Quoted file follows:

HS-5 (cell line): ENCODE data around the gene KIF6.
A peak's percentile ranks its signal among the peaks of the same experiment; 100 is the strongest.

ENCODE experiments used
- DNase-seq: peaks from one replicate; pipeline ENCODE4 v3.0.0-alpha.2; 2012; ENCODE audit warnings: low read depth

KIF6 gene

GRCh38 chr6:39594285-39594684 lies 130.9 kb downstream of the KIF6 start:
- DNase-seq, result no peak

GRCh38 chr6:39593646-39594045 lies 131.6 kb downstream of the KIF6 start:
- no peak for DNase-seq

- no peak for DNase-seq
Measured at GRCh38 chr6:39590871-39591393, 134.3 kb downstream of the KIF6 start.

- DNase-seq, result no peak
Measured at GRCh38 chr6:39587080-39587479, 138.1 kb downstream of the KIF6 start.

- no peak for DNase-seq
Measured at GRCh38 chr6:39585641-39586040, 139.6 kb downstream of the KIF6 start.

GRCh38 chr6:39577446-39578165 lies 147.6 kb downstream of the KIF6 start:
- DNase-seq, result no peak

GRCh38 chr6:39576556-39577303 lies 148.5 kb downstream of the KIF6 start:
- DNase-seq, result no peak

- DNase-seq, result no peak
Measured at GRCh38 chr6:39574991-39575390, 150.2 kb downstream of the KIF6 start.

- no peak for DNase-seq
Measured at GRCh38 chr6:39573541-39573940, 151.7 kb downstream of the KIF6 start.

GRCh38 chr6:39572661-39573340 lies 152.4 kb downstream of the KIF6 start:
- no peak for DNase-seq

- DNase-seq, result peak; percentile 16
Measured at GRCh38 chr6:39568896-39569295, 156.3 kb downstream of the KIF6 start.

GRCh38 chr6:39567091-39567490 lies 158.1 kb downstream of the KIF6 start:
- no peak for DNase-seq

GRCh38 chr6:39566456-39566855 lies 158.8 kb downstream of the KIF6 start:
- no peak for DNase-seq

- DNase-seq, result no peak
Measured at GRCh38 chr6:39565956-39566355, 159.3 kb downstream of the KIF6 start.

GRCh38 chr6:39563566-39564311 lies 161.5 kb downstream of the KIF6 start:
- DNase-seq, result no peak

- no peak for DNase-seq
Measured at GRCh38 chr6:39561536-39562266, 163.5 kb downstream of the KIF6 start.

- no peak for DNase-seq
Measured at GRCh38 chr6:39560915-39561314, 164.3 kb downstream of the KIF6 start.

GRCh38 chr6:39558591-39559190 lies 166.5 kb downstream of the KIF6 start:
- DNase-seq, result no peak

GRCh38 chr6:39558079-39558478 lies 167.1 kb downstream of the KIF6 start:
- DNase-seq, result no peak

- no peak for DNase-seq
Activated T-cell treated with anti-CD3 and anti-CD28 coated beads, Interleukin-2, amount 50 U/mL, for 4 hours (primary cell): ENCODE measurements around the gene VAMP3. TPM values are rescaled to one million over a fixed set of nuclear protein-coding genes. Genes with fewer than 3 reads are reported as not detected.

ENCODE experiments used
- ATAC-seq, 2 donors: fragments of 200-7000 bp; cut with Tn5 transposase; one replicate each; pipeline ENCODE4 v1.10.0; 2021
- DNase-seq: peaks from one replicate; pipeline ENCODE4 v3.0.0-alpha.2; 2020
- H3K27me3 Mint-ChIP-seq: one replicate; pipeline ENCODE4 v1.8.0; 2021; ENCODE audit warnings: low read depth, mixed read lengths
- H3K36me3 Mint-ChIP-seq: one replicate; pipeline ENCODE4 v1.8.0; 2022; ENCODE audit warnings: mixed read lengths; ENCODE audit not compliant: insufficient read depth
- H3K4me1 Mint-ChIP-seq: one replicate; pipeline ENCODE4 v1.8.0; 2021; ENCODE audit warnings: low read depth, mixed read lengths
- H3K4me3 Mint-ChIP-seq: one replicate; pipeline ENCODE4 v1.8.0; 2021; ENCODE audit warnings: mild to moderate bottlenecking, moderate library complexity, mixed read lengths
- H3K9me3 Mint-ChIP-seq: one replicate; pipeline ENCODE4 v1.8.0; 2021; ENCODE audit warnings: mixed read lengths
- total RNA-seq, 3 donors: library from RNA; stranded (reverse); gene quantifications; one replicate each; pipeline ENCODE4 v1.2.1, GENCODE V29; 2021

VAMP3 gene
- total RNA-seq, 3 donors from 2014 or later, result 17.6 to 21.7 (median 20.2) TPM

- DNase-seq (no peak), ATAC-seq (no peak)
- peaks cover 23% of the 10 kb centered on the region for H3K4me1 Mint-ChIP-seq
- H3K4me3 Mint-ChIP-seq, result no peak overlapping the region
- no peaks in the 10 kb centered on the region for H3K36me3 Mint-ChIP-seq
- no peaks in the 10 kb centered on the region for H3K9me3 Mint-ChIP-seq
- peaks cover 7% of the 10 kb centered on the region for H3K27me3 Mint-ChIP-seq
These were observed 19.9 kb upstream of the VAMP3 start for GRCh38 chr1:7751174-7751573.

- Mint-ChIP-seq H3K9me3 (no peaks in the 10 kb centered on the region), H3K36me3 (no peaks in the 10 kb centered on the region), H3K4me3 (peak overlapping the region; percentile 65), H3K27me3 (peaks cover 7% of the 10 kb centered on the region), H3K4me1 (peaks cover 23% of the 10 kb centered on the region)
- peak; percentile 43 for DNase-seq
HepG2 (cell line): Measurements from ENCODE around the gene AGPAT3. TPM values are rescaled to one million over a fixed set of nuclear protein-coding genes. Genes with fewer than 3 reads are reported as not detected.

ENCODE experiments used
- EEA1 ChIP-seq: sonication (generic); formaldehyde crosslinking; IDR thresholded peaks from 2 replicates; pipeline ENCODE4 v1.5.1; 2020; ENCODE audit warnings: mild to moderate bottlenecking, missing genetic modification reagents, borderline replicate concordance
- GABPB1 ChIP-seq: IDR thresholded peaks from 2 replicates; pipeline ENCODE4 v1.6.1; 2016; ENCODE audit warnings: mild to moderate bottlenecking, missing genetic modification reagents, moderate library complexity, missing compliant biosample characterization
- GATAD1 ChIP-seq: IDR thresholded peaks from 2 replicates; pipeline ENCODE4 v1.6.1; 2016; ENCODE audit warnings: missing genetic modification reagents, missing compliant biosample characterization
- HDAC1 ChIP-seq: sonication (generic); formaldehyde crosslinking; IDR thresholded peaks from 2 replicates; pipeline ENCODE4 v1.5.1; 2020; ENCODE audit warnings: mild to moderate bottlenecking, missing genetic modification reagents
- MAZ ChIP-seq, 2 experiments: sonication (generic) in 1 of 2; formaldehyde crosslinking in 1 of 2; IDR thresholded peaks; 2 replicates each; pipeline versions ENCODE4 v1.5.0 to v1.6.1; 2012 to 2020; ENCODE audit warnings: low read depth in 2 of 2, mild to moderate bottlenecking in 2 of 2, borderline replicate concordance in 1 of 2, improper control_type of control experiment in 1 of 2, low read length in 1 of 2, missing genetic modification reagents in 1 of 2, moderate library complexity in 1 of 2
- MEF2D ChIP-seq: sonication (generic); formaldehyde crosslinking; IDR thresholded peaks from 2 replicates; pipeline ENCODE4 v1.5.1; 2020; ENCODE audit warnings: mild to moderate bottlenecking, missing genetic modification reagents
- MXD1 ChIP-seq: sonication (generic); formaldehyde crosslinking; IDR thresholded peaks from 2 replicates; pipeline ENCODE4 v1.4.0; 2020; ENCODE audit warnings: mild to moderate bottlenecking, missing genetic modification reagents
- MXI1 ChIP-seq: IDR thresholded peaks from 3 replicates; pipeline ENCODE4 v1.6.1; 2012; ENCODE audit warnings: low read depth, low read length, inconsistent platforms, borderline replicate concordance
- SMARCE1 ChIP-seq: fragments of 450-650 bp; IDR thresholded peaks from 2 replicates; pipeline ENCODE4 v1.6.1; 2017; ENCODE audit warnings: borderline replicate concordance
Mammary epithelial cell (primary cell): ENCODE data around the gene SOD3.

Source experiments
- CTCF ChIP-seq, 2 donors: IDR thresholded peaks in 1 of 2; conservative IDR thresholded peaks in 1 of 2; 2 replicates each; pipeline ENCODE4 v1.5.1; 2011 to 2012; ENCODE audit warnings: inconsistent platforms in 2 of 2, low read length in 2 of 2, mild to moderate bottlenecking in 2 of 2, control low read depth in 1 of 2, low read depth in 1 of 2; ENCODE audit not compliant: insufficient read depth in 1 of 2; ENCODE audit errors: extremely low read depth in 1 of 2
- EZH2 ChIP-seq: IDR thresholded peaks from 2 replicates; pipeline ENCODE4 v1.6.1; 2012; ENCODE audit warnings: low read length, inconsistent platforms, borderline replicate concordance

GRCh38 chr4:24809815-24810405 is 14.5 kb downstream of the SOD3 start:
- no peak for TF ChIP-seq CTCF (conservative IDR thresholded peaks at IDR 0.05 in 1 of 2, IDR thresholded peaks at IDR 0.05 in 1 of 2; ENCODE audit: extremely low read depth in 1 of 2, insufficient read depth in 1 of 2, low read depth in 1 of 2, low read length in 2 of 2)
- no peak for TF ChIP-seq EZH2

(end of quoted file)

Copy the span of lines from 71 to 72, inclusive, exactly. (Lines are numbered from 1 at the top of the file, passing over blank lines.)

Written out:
- HDAC1 ChIP-seq: sonication (generic); formaldehyde crosslinking; IDR thresholded peaks from 2 replicates; pipeline ENCODE4 v1.5.1; 2020; ENCODE audit warnings: mild to moderate bottlenecking, missing genetic modification reagents
- MAZ ChIP-seq, 2 experiments: sonication (generic) in 1 of 2; formaldehyde crosslinking in 1 of 2; IDR thresholded peaks; 2 replicates each; pipeline versions ENCODE4 v1.5.0 to v1.6.1; 2012 to 2020; ENCODE audit warnings: low read depth in 2 of 2, mild to moderate bottlenecking in 2 of 2, borderline replicate concordance in 1 of 2, improper control_type of control experiment in 1 of 2, low read length in 1 of 2, missing genetic modification reagents in 1 of 2, moderate library complexity in 1 of 2